Australia's second largest ISP has appealed to the member base it originally left behind a decade ago when Optus were among the first to pioneer unlimited broadband in Australia through its residential cable plans.
Back then, when Clinton was in the President's office and Napster was clinging to survival, it was hard not to think of the internet as anything but unlimited. So, what a difference ten years makes: while Optus cable speeds have hardly changed in that period of time - prices and broadband value has, and the use of unlimited deals quickly lost lustre as some downloaders took more than their fare share of the data pie, thanks to torrents and P2P.
Optus' latest Fusion plans, which are being called 'unlimited' might seem like good value, but there are some clauses in the fine print worth reading. And it's not the first time we've heard of these plan changes. In March this year, ITnews were among the first news sites to get a sniff at today's long awaited pricing and plan changes. The site was also correct in their prediction that today's announcement by Optus would see the cutting of many of the ISP's excess data charges.
Is it truly unlimited?
The Optus $129 Fusion 'unlimited' plan is purely unlimited by name only. Though the package includes free line rental and unlimited phone calls (including mobiles), which in itself is a very good deal if you're a big talker - the unlimited broadband is really just good for the first 50GB. After you reach that figure, you're throttled back down to earth at a mere 256Kbps, a snail's pace for modern internet users.
The 150GB option
In addition to this plan, Optus have introduced another plan, which isn't unlimited, but looks like it might be a better choice if you're not concerned about free phone calls. It's new $59.95 plan, also announced today, gives users a whopping 150GB, or about *40 cents a gigabyte* to download before any shaping takes place. It makes more sense to take up this type of plan over the more expensive Fusion plan which would slow you down many gigabytes earlier and for half the price (if you don't count the free phone rental and calls).
Optus joins the likes of AAPT, who last year became the first ISP to announce the (re) introduction of unlimited plans to the market. Other ISPs to follow suit include TPG and to a lesser degree, Dodo, which runs off the Optus network.
However, AAPT's cheapest 'unlimited' plan is hardly worth getting excited over though. $89.95 buys you unlimited broadband during a designated time period of day - which may or may be useful to enthusiasts who use time-throttled software uploaders. The shaping of unlimited data is just as concerning. During the hours of 8pm - 8am, the AAPT deal lets you download whatever you like. Outside of those hours, speeds reduce to 64Kbps, a hair off dial-up speeds.
To be fair, an AAPT spokesperson has contacted us to let us know that this plan, while being the cheaper of their offerings - isn't the only 'unlimited' plan they offer.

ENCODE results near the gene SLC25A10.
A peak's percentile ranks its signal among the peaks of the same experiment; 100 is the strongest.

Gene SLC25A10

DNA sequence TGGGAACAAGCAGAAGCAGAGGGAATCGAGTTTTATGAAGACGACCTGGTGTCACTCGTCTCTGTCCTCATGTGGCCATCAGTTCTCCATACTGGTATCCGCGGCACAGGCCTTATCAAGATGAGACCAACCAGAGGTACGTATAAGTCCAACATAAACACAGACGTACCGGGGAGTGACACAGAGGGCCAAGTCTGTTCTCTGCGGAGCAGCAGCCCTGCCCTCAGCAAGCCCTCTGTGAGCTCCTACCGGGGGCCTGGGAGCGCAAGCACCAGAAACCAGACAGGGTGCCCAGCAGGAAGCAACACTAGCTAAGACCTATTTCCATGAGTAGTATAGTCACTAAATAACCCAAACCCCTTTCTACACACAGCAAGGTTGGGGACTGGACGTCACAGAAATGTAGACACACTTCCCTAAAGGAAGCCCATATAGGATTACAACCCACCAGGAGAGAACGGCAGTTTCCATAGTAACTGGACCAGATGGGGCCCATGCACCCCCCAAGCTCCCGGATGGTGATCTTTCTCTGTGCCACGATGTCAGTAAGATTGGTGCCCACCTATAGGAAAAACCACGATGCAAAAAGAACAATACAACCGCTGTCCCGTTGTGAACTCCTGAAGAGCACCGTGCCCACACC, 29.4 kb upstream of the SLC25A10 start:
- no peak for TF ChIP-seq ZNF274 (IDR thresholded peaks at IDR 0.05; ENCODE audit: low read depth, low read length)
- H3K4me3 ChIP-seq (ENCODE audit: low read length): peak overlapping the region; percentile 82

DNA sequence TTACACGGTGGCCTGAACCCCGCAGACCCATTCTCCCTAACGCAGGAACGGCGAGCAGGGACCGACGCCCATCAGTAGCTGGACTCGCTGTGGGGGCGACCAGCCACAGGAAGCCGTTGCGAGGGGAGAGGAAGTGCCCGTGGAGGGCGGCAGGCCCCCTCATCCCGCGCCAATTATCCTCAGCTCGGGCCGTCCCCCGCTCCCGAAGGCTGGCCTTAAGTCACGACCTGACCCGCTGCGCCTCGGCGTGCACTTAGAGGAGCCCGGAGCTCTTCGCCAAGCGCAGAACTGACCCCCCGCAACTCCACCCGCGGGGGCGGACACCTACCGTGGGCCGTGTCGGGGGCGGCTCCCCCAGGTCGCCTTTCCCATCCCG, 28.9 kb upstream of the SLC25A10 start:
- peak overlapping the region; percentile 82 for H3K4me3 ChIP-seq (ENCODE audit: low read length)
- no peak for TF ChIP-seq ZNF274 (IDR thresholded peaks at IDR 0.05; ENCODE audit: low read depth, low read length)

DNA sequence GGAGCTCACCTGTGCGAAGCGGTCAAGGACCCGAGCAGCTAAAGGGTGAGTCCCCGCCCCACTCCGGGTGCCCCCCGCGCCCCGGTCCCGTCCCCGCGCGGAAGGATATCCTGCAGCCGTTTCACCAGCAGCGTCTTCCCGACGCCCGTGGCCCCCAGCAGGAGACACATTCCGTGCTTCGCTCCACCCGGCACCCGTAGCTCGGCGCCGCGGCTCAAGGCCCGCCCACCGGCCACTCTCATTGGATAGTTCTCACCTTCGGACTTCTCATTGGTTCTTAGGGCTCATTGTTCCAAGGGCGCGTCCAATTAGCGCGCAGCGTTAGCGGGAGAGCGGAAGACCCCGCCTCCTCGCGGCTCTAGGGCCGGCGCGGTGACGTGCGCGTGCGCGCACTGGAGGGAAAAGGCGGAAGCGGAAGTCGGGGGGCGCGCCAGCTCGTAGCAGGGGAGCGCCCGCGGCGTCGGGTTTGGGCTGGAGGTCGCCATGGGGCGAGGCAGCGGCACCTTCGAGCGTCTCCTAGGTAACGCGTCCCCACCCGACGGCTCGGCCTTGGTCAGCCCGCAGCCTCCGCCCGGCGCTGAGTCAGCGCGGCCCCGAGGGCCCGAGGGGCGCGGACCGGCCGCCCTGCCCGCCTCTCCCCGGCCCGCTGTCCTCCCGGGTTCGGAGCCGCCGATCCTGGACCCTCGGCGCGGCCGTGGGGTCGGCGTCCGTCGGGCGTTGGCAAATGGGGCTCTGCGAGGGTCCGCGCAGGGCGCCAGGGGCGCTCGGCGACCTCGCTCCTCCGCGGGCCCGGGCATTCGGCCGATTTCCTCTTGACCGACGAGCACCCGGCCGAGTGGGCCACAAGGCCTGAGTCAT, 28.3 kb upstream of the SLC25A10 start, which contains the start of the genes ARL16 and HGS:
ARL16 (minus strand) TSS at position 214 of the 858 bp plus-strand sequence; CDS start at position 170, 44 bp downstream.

*In early Feburary this year, the company also launched a 24/7 unlimited broadband deal that includes EMI sponsored music downloads as an add-on bonus. An AAPT spokesperson told us that they believe this broadband deal is the only truly unique unlimited product on the market, at $99.95 on a 24 month contract.
We took a closer look at the deal and we were impressed that you also get a free Wi-Fi modem and included line rental in the price and after seaching the fine print, could not find any devil hiding in the finer details.
Over at Dodo, their biggest 'unlimited' package for $89.90 gets you unlimited data for the first 50GB, after which you are slowed down to 256kbps. Still hardly unlimited by definition.
Best value unlimited broadband plans
If you're going by price alone, then of all Australian ISPs at the moment, TPG still appear to have the best unlimited package , a broadband deal that by all accounts (including the fine print) seems to be truly unlimited, not by shaping or other 'gotcha' means.
For $75.00, select TPG customers can take advantage of what the ISP is calling true unlimited broadband - no data quotas, no data throttling, just "unlimited 24x7" - according to information found on their website. It looks similar to the $99.95 AAPT 24/7 deal, except it's a good $25.00 cheaper, if a tad more limited than AAPT's Australia-wide offering.
There's still a catch though. TPG's unlimited data plan is only available in select TPG equipped telephone exchanges - so chances are slim that everyone will be able to enjoy such good value. Meanwhile, with Optus enjoying their position as the second largest ISP, we can only hope that these price cuts will spark the necessary competitive drive to bring down broadband prices and improve value across the wider industry.
Even so, with more and more ISPs marketing their broadband products as unlimited, the ACCC may soon need to step in as they have in the past and clear up some of this 'unlimited' confusion.
*This story has been updated to reflect AAPT's comments on unlimited plans and some calculations (gigabyte costings) have been corrected.